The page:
the metabolic consequences of distracted eating

Whether or not you’ve been formally diagnosed with thyroid disease, you can still be in a poor metabolic state: chronic hormonal imbalances, and blood sugar or insulin swings.

This can be due to:
-poor eating habits we acquired from our families of origin
-external stressors
-internal stressors (shame, fear, anger, resentment, etc)
-chemical exposure
-genetic inheritance
-congenital nutrient deficiencies and hormonal imbalances
-and more

Poor eating habits can mean the kinds of foods we grew up eating but it can also mean eating habits like eating too quickly, eating while stressed or angry, not paying attention while we’re eating, craving distractions like tv or social media while eating, and constantly overeating because it’s pleasurable.

This weekend some family friends visited us. They have an 8 month old who is exploring foods and loving them. He’s a hefty boy with a new found love of food. His mom asked me if I thought babies could ever overeat. I told her I didn’t believe babies this young were able to turn off the “I’m full signal” from gut to brain, but that adults are VERY good at this. If you’ve been around kids for any length of time, you’ve probably noticed they physically can’t (ahem) “hold down” too much food. It feels very uncomfortable to them. Also note the full sensory experience that eating is for young children — they are involving their every sense.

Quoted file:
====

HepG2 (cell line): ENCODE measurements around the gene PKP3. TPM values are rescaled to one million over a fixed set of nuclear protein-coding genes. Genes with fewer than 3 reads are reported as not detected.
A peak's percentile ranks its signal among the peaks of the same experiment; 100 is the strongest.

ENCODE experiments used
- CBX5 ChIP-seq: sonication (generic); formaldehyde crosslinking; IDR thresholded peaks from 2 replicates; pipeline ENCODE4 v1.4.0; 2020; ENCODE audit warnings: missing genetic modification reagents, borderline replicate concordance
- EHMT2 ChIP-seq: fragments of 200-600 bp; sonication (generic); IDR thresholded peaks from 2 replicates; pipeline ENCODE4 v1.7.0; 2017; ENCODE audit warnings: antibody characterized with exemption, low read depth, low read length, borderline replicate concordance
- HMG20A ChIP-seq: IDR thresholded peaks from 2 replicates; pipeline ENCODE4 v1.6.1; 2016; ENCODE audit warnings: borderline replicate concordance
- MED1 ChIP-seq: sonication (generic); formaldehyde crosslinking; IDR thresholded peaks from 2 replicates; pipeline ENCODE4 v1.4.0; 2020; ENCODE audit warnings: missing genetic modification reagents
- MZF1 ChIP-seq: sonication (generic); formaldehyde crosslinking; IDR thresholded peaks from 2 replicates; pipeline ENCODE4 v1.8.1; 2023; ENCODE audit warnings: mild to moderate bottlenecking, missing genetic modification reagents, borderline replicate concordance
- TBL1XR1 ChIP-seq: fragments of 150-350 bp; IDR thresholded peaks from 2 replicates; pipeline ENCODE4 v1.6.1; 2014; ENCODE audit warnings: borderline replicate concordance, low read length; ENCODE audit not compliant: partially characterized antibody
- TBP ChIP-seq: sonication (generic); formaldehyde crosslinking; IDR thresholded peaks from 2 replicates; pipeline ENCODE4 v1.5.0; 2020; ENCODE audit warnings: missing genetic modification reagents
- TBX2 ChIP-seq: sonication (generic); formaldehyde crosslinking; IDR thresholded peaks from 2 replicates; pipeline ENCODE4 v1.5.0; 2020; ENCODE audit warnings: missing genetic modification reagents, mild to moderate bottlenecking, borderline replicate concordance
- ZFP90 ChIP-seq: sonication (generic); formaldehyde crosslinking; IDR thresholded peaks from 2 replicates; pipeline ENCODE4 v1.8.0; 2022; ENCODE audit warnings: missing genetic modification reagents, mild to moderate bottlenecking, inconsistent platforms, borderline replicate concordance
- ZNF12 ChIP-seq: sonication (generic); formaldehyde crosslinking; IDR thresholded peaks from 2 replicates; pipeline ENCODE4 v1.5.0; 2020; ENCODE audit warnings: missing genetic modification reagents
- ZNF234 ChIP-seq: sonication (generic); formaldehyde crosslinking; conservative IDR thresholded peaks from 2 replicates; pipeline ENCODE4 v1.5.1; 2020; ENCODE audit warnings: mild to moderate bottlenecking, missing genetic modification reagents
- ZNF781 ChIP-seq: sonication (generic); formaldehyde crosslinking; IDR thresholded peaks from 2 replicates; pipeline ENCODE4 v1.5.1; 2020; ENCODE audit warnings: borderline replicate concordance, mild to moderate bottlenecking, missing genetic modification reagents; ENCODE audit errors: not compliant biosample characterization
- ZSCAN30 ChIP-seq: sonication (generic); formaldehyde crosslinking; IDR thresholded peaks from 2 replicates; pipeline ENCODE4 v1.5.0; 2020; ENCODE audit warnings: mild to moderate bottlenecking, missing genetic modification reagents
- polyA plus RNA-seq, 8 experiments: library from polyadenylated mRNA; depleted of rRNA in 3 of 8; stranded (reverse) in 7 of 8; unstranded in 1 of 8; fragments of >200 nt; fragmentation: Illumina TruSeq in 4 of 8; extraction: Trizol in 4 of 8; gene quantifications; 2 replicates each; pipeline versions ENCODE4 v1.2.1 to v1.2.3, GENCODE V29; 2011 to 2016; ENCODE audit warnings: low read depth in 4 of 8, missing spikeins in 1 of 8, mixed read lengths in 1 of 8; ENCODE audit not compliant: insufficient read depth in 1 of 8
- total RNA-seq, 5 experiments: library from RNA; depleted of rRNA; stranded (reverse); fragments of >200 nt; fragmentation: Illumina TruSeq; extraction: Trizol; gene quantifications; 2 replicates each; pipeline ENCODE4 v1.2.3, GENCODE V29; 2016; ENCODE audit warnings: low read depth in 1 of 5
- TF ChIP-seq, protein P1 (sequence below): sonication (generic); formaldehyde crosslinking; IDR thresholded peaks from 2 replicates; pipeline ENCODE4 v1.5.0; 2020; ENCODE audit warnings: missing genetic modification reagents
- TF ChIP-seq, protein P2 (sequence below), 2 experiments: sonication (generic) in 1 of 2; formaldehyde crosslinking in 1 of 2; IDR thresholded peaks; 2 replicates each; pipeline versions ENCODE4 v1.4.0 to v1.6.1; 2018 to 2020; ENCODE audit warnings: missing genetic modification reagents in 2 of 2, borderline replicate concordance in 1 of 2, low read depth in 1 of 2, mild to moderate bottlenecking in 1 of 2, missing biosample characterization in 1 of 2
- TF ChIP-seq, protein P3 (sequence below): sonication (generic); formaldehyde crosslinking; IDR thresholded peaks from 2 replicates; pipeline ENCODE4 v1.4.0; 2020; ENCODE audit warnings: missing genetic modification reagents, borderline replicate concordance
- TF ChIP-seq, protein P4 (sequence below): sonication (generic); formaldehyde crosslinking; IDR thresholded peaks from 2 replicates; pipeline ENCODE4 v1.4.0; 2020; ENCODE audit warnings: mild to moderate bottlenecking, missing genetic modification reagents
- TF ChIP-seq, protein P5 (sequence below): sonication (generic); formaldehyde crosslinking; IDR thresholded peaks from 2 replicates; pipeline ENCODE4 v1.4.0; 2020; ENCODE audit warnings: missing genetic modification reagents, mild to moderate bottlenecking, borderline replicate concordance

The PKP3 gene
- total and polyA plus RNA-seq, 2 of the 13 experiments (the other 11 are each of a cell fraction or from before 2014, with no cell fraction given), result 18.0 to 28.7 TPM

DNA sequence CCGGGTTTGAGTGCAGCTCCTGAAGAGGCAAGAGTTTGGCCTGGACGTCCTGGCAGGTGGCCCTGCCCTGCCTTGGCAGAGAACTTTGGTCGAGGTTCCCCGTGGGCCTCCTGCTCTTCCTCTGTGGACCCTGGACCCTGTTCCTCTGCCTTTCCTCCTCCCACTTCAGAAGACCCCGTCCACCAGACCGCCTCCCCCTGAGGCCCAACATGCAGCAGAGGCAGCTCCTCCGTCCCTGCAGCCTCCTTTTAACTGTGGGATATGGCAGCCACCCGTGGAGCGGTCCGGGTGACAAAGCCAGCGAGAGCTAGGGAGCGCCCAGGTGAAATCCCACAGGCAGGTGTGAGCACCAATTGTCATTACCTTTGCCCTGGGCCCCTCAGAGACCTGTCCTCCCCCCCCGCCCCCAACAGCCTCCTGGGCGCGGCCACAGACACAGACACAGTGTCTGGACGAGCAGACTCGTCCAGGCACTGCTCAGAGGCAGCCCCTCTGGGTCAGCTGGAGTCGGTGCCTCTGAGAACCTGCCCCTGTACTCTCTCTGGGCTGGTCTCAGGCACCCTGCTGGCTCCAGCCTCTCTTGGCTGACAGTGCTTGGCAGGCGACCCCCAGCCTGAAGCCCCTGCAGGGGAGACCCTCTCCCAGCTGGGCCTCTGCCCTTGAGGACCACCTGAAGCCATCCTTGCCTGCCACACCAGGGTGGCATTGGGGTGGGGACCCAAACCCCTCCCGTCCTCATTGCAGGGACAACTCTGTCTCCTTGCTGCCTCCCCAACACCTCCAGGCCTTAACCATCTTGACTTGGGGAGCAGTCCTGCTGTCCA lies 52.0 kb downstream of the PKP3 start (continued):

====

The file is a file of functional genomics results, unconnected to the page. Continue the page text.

One of the best ways to start regulating hormones and your metabolic, fat burning potential is to merely pay attention to what you’re eating. When you really pay attention, you are more satisfied with the amount of food you’re eating. You feel full faster and don’t end a meal feeling like you still would like something to eat (aka the after dinner snack). You don’t stuff yourself to get a burst of pleasure (aka dopamine rush), because the meal itself was already pleasurable.

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